How to Combine Yoga and Resistance Training

Posted November 30, 2020 in Weight Training, Yoga No Comments »
 Yoga and Resistance Training

As with any workout routine, you need rest and recovery days; however, for some, kicking back with a book or a lazy beach day simply don’t cut it. If you are looking for a recovery program that can help not only the body but the mind too, then yoga is the answer!

Yoga is great for post-workout recovery; it can increase mobility and flexibility in your strength training program. Here is how to add some yoga to your fitness routine without having to sit through an hour-long class!

Combining Relaxation with Resistance

Resistance training functions by creating strengthened bonds in the muscle as they recover and repair micro-tears. To continue training without a break is counter-intuitive and tends to overwork your muscles. There is no strength gained from constantly overworking your body. Recovery times allow those tiny tissue tears to repair, making for stronger and more powerful gains!

The ancient practice of yoga is based on flexibility, stability, and a central nervous system recharge. There is a saying in yoga – You are only as old as your spine is flexible. The practice allows you to tune into your body and find your pain points, allowing you to not pushing beyond that point. This will ensure that your body heals while deepening the flexibility of the muscles and joints.

Benefits of Yoga

If you are a cardio fundi or a strength training fanatic, add some yoga poses to increase mobility post-workout. Yoga and strength training go together like mac and cheese. Both practices can build strength using natural body resistance and flexibility.

With strength training, it is easy to develop strength; by combining yoga you will learn how to self-correct your posture. It creates an awareness of where your body needs to be balanced and re-aligned. 

With this knowledge, your weight training will improve. Yoga places emphasis on breathing correctly and building strength through focus. The benefits of breathing correctly will up your endurance game during your strength training.

Is Yoga Resistance Training?

Not all yoga is made the same. The yoga practice is so vast and varied there is something for everyone. Practices such as Ashtanga – the powerhouse of yoga – have been known to build strength and count as resistance training. If you are bored with your usual fitness regime and need some change, try picking up an ashtanga class once a week.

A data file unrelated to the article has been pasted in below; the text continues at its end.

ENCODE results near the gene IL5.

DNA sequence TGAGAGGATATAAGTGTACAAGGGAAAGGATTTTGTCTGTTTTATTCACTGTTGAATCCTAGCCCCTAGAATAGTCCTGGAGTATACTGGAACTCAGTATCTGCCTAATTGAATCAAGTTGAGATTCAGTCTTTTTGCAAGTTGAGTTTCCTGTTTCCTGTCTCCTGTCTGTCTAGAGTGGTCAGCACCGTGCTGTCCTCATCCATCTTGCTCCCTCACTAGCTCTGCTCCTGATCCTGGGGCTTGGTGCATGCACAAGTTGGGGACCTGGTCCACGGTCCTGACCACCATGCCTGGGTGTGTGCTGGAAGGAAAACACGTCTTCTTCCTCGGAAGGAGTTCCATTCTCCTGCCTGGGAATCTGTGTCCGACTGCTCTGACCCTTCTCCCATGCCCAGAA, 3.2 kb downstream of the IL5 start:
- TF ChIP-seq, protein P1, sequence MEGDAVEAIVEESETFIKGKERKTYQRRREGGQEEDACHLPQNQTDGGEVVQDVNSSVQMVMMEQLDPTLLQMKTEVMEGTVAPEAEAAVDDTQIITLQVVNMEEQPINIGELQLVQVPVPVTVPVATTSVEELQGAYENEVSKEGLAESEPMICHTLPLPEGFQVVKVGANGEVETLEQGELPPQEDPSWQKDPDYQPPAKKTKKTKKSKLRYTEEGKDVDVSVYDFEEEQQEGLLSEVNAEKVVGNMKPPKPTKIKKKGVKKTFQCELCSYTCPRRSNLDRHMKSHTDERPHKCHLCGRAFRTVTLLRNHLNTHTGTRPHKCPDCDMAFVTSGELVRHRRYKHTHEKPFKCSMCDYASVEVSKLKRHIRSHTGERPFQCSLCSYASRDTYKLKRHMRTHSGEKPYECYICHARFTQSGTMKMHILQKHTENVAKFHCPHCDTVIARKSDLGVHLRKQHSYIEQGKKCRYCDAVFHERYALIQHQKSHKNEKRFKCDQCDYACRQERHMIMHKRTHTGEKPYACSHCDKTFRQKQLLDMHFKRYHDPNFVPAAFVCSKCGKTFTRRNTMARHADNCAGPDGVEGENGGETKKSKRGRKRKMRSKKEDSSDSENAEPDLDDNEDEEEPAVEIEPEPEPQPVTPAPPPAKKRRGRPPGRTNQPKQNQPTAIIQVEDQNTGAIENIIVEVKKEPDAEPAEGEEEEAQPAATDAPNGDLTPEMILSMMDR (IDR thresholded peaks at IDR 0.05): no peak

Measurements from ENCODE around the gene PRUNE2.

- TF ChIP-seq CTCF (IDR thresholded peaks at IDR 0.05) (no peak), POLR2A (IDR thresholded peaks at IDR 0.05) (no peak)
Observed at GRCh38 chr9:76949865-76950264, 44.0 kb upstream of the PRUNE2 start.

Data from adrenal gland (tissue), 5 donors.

Not only will you up to your flexibility game, but you will also build muscle and cardio fitness. Studies have shown that a 60- minute class can add strength to your leg presses. To fully reap the benefits of strength training in Yoga, there are a few things you can do to get a balanced combination of the two.

Longer holds – Holding your poses for longer will deepen the burn; your body will let you know it works when it starts wobbling.

Weights – Using weights can add to you your body weight and increase your strength training progress. Strap on wrist and ankle weights are an easy addition that works with all poses.

Map it out – Mapping out a yoga sequence can also help you get a full-body workout and add in postures for every muscle group.

Resistance bands – these handy rubber bands can add resistance to areas you want to improve. There are different bands for different purposes, like at

Resistance Band Yoga

Here are a few resistance band yoga poses that you can add to your cooldowns. For a full workout, add in a few more sets with longer holds.


  • Place a booty band on your mid-thighs
  • Lie back on your yoga mat, with your knees bent and feet apart to stretch the band
  • Raise your hips to the ceiling
  • Clench your glutes in and hold for 10 seconds
  • Gently lower and release the hold
  • Repeat 8 times
  • Return your hips to the ground, and allow your back to stabilize

Plank Walk

  • Place your booty band around your upper arms
  • Get into a straight-armed plank, with your toes pointed
  • Slowly walk one hand out to the left, walk your legs alongside
  • Take 5 steps to the left, then 5 steps to the right
  • Repeat for one more set

Down Dog

  • Place a band on your thighs, bend forward and stretch your hands to touch the floor
  • Step one foot back, then the other
  • In Down Dog, slowly bicycle your knees for 10 reps on each leg
  • Bring your knees down, and place your buttocks onto your heels
  • Sink into a child’s pose for a 10-second rest
  • Repeat the sequence for another 2 sets

Down Dog – Kick Back Variation 

  • Try adding this variation, place your band around your ankles and kick back when in down dog. Reach your leg out straight behind you and hold for 5 seconds. Slowly release your legs back into down dog.
  • Rest in child’s pose after every set.

Boat Pose

  • Sitting on your mat, place your band around your thighs or your calves
  • Stretch the band out to create gentle resistance
  • Raise your legs; your feet should be raised and off the floor.
  • Your body will create a ‘V’ shape to deepen your pose, straighten your legs
  • Straighten your arms out in front of you, alongside your raised legs
  • Hold for 15 seconds
  • Release, lie down and allow your back to release
  • Repeat you pose for 2 sets of 15-second holds

Go With the Flow

If you are looking at adding a class to your schedule to build strength, lower stress, and help improve your flexibility, yoga is the one for you. If you are ever in doubt, pop into your local studio and speak to a yoga teacher. They will help you tailor a yoga program to target your needs while building both flexibility and strength.

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